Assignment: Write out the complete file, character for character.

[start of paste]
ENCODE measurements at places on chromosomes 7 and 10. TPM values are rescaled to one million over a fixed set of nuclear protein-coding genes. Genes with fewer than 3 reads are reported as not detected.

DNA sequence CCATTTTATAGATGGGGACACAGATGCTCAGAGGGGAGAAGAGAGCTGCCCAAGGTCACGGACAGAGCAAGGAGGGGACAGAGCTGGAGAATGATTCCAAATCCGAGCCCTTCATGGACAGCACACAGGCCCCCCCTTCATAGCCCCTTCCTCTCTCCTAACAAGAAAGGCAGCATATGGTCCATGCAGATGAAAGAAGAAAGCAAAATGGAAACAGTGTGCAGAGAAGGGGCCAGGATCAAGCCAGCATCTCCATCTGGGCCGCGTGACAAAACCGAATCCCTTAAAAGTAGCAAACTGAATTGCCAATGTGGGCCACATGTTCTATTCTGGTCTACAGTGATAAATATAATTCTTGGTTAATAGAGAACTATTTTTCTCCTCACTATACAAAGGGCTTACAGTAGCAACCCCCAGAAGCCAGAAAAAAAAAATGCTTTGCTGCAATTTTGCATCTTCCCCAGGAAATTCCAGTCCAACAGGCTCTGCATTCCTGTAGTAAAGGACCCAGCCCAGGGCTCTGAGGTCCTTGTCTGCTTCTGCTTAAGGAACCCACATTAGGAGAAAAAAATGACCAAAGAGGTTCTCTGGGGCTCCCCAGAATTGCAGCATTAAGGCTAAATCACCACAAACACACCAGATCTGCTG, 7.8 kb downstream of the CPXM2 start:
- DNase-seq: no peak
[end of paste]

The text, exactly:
ENCODE measurements at places on chromosomes 7 and 10. TPM values are rescaled to one million over a fixed set of nuclear protein-coding genes. Genes with fewer than 3 reads are reported as not detected.

DNA sequence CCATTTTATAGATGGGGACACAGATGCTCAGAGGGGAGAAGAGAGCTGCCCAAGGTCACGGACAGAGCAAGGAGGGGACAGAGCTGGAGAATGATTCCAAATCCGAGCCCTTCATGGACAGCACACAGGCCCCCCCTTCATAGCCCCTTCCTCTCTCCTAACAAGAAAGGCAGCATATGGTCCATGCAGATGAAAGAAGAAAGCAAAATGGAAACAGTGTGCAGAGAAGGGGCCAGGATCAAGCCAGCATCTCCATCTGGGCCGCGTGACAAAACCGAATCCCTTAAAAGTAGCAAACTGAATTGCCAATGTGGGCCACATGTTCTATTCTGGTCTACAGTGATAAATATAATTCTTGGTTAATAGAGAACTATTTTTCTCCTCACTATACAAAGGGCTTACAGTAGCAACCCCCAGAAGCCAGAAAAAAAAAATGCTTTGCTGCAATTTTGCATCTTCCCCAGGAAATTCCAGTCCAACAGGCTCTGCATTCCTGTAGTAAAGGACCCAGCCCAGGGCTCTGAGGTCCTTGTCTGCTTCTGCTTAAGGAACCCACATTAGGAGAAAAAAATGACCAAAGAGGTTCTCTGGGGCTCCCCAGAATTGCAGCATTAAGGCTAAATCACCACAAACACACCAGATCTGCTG, 7.8 kb downstream of the CPXM2 start:
- DNase-seq: no peak